Research ArticlePulmonary Lymphangioleiomyomatosis

Prevention of Alveolar Destruction and Airspace Enlargement in a Mouse Model of Pulmonary Lymphangioleiomyomatosis (LAM)

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Science Translational Medicine  03 Oct 2012:
Vol. 4, Issue 154, pp. 154ra134
DOI: 10.1126/scitranslmed.3003840

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On the LAM, in Search of Treatments

Typically diagnosed in women of childbearing age or in patients with tuberous sclerosis (a genetic disease associated with nonmalignant tumors in the brain and other organs), pulmonary lymphangioleiomyomatosis (LAM) is a rare disease that results in proliferation of smooth muscle–like cells in the lung and destruction of the surrounding normal lung tissue, leading to progressive respiratory problems. LAM can also cause benign tumors in other organs such as the kidneys. Although antiestrogen medications have been used to treat this disorder, these drugs have major side effects and have to be used indefinitely because they do not cure the disease. Now, Goncharova and colleagues have developed a mouse model that recapitulates the key clinical features of LAM and shows promising results after treatment with a combination of medications.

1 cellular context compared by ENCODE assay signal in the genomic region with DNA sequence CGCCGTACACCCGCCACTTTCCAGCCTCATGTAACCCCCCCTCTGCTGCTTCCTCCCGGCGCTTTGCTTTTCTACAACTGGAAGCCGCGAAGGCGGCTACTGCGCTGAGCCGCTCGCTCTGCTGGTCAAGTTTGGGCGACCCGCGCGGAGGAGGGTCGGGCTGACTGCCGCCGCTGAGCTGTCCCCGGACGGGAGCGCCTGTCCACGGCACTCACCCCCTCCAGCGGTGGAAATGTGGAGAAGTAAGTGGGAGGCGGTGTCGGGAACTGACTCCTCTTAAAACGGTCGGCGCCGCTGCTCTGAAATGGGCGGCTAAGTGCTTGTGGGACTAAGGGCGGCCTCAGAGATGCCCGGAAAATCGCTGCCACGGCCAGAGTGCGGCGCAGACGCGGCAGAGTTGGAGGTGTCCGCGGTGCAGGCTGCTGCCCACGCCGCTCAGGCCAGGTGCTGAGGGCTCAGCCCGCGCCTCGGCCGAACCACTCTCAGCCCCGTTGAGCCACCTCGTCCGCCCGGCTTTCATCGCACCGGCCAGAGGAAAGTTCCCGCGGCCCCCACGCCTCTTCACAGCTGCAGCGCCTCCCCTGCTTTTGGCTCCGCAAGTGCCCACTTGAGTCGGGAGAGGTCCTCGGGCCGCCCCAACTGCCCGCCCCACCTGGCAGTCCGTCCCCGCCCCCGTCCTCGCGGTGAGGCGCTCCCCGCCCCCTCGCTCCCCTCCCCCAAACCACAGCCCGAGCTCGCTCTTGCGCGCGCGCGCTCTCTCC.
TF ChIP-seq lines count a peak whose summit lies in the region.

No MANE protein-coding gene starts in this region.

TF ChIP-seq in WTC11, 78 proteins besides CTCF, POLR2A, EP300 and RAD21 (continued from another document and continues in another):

Even in patients who do not have tuberous sclerosis, LAM is associated with inactivating mutations in tuberous sclerosis complex (TSC) genes, which encode tumor suppressor proteins. The authors found that injection of kidney tumor cells derived from mice lacking one of these genes, TSC2, into nude mice produced symptoms that are similar to those seen in human LAM disease. These mice developed LAM-like lung lesions, which accumulated around blood vessels and airways, as well as inflammation and destruction of surrounding normal lung tissue. Using this mouse model, the authors demonstrated that simvastatin (a commonly used cholesterol-lowering drug) and rapamycin (an immunosuppressive medication) displayed an additive effect on LAM lesions, inhibiting their growth. In addition, the authors showed that simvastatin decreased the destruction of normal lung tissue, which rapamycin alone did not do.

The rapamycin-simvastatin treatment combination did not cure LAM in the mice, and more research is needed to determine whether these promising findings will translate to human patients. However, the two drugs are already approved for use in human subjects for other indications. Thus, the current study brings this treatment regimen one step closer to the clinic—and to a more tolerable long-term therapy for LAM.

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